When interior designer Arthur Elrod first approached the architect John Lautner about building a new home on two recently purchased lots, Lautner answered that he would take on the task if, and only if, Elrod would let him excavate the site down by eight feet. Lautner‘s unexpected response set the stage for a totally unique and organic design for the Elrod House.
When the site was excavated, the bedrock which now punctuates the home was revealed. Rather than tearing away or leveling the natural rock formations, the architect integrated the rocks making them the primary feature of the home. Unlike other modern architects of his time, Lautner was bored by the rectilinear configurations of his peers, in this case incorporating two circles into the plan which would define the form and the circulation of the home. The design gives the Elrod House a unique “Jetsons-meet-the Flintstones” aesthetic, which, while rooted in the 1960’s, feels very modern– even by today’s architectural standards.
While the UFO-esque shape of Lautner‘s Palm Springs masterpiece is indisputably the first thing to catch the eye, the design of the Elrod House is full of surprises and hidden innovative details which can only be appreciated by looking beyond the grand gestures of the concrete dome and boulders.
The living room pavilion of the Elrod Home was originally enclosed in glass, but desert storm winds blew out the glass-pane walls in 1971. Lautner said he knew the blowout was a possibility, but he decided to take the risk. After the windstorm shattered the glass, the pavilion was left as a completely open space. The owner liked the effect so much that instead of replacing the panes, he asked Lautner to open the pavilion by designing retractable glass doors. There are now two mechanized 25-foot doors fabricated by an aircraft manufacturer.
Like a hovering space-craft, the roof’s 60-foot concrete dome appears to “float” on a few small vertical steel columns, connected by clerestory windows positioned just above eye level. Lautner said he made a clay model of the house in the design process and thought of the roof as petals in a desert flower.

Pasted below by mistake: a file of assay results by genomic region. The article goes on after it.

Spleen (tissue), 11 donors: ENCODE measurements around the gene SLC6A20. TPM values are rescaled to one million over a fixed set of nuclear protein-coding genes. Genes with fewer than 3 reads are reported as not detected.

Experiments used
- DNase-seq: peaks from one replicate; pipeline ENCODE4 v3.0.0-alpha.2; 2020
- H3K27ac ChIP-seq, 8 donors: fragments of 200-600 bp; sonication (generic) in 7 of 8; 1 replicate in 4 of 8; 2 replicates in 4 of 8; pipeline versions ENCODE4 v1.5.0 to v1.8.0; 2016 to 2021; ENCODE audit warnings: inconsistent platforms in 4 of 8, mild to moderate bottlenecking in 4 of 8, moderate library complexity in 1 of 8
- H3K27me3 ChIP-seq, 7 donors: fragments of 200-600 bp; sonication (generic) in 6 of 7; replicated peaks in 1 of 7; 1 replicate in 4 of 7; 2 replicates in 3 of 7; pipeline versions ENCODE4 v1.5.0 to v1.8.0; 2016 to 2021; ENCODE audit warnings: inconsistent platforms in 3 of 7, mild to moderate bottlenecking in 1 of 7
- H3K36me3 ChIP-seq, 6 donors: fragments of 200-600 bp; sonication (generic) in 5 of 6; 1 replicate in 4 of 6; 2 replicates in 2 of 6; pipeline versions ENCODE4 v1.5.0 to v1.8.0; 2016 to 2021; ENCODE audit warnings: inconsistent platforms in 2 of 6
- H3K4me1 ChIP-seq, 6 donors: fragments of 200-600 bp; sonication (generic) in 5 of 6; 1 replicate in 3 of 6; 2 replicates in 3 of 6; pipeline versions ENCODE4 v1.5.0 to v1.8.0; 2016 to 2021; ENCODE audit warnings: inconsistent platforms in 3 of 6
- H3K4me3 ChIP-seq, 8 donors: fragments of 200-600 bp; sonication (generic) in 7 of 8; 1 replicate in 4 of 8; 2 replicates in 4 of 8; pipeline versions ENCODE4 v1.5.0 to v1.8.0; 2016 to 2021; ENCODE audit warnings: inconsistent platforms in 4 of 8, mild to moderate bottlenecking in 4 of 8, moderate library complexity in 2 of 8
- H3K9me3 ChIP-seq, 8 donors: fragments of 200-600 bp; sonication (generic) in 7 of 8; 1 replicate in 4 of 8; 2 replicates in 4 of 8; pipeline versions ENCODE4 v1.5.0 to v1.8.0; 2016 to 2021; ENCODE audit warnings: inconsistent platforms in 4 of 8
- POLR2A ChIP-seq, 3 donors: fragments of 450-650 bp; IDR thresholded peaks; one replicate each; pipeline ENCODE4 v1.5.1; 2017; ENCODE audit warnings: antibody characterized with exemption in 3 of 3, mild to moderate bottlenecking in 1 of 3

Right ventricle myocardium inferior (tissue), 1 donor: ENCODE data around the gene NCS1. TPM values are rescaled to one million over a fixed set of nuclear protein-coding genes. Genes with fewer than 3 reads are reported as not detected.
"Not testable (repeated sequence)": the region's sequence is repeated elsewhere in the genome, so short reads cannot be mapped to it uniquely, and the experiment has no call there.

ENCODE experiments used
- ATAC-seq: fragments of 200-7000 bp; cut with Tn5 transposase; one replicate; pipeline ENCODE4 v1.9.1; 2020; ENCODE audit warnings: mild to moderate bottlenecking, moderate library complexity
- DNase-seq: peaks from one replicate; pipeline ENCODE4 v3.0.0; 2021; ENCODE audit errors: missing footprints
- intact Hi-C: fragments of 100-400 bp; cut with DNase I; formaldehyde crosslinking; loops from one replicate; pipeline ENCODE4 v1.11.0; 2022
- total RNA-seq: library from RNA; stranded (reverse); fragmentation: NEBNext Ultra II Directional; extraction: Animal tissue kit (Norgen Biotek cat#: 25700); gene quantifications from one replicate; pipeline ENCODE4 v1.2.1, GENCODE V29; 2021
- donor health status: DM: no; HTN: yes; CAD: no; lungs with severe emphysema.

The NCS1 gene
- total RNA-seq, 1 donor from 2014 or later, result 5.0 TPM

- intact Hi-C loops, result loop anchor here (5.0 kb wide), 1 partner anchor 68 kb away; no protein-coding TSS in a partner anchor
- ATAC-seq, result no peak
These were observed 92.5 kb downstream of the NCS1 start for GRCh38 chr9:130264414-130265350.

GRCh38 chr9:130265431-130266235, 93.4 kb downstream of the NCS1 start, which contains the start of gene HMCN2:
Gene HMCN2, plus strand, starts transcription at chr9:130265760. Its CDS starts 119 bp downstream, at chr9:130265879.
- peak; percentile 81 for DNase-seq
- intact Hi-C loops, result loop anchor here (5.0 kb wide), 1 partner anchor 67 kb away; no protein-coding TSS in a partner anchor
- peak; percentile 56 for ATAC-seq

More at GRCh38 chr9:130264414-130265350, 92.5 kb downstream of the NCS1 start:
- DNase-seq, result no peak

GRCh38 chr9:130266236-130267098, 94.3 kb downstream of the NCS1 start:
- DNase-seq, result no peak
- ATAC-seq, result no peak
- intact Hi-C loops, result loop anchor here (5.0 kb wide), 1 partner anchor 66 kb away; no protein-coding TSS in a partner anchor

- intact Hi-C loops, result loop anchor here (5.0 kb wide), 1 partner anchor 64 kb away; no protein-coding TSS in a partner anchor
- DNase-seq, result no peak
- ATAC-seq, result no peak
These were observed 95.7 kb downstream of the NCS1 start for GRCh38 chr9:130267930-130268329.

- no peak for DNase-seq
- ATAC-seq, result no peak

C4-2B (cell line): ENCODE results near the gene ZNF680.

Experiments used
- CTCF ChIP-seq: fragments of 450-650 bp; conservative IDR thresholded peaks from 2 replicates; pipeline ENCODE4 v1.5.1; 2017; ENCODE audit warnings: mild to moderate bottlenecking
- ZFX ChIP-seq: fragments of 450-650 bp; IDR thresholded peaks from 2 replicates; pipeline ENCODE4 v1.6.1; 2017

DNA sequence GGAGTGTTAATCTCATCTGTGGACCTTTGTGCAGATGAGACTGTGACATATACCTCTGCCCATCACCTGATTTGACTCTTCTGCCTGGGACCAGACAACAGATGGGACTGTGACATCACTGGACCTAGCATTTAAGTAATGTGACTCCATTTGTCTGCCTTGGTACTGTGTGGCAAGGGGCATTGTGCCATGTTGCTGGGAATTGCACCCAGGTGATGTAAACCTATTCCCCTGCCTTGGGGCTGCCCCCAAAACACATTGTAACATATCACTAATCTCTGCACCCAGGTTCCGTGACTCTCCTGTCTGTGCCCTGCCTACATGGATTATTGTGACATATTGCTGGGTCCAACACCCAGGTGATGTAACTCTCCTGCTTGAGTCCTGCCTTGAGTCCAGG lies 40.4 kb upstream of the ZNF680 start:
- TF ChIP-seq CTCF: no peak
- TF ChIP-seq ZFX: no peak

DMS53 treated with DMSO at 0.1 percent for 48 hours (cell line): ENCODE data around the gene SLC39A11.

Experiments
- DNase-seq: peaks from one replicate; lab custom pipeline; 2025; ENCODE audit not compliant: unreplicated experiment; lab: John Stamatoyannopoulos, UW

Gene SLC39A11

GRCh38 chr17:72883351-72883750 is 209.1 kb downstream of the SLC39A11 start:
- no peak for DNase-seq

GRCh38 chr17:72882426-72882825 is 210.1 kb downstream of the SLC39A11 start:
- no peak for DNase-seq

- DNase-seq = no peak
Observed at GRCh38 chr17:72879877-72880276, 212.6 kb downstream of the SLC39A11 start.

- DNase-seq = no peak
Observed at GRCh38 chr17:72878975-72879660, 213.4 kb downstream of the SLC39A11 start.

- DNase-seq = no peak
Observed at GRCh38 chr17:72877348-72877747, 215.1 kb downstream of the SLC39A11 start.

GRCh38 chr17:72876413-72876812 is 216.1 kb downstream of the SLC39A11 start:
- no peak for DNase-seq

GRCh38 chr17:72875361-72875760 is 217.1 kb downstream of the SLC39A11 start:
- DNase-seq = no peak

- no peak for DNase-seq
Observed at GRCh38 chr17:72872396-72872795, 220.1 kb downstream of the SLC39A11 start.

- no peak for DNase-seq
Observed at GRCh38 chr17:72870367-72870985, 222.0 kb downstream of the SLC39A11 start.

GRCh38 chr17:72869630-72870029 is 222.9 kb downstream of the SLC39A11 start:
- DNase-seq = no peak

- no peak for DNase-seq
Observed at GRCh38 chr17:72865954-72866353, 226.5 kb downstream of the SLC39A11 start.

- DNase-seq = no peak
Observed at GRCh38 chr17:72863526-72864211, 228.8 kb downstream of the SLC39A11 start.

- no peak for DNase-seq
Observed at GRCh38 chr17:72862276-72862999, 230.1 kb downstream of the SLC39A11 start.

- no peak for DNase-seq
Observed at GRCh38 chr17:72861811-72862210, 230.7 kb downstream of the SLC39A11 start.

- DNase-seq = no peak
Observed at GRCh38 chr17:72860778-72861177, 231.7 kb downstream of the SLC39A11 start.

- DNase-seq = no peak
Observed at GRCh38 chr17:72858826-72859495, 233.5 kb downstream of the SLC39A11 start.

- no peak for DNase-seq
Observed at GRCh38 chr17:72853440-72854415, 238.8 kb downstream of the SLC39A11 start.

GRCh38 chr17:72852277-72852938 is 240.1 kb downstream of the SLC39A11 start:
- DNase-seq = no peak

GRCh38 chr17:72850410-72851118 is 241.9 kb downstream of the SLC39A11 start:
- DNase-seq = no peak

To authentically connect to the desert setting, Lautner decided to dig the house into the hill and build around excavated boulders. Lautner was experienced in desert building from his work with Frank Lloyd Wright at Taliesin, and the idea to unearth the site came to him as he studied the already graded lot. In 1958 he convinced his client to spend an extra $15,000 to $20,000 to excavate and he then reworked the plans to incorporate the boulders throughout the home.
Fred Flintstone, meet George Jetson. This boulder outcrop, which serves as a wall in the master bedroom, juxtaposes with the LCD screen.
Geologists had the boulders reinforced by drilling and bolting them together with 20–30-foot rods. “They used to drill (like this) for dynamite,” Lautner said. There are no visible signs of drilling, bolting or dynamiting.
Lautner poses the additional challenge of connecting the boulders to walls of glass. Note that the glass panes are only connected by a thin line of adhesive, most dramatically displayed in the corners to create a seamless blending with the outside.
The boulder-glass interplay is intricate and the type of detail worked carried out by Lautner and craftsmen in the field during construction.
The site’s original boulders appear throughout the house. Here they poke through the glass in the master bathroom.
In the guest house, Lautner’s faceted glass again connects only with adhesives, creating rounded glass shapes without distortion.
Camouflaged stairs add to the space’s organic and serene atmosphere. Above, Lautner stacks boulders to connect the main pavilion to the pool. The velvet rope discourages tourists from taking on the slightly tricky descent.
Like his beloved mentor, Frank Lloyd Wright, Lautner uses low ceilings for dramatic forced perspectives and big reveals. Above, a 6-foot-5-inch portal connects the board-formed concrete work of the master bedroom to the soaring pavilion. The pavilion’s 25-foot glass doors are monumentally weighty, countered balanced and motorized.
Lautner’s work appears in many Hollywood Films and the Elrod house is used as a primary set in the James Bond film Diamonds Are Forever. In the film, Bambi and Thumper attack Bond (Sean Connery) with impressive acrobats in the pavilion, before throwing him into the pool.
“Lautner’s fascination with new shapes and structures had nothing to do with Space Age futurism, or movieland glamour, or virtuoso engineering, but came from his determination to humanize the spaces of the built world and create an endlessly varied organic poetry. This was a profoundly serious agenda,” says Ann Philbin, the director of the Hammer Museum, in a foreword to the book on Lautner that accompanied a retrospective exhibition of his work.
Bob Brisco is an internet media pioneer and the Chief Executive Officer of Internet Brands, a highly successful Internet media company, attracting more than 110 million unique visitors per month. Prior to Internet Brands, Bob held the positions of president of Universal Studios Hollywood and CityWalk, and senior vice president at The Los Angeles Times where he oversaw all of The Times’ new media operations and directed the launch of LATimes.com. In 2012, Bob received an Entrepreneur Of The Year 2012 Greater Los Angeles Award from Ernst & Young. He is a long-time CA resident and humble admirer of great architecture.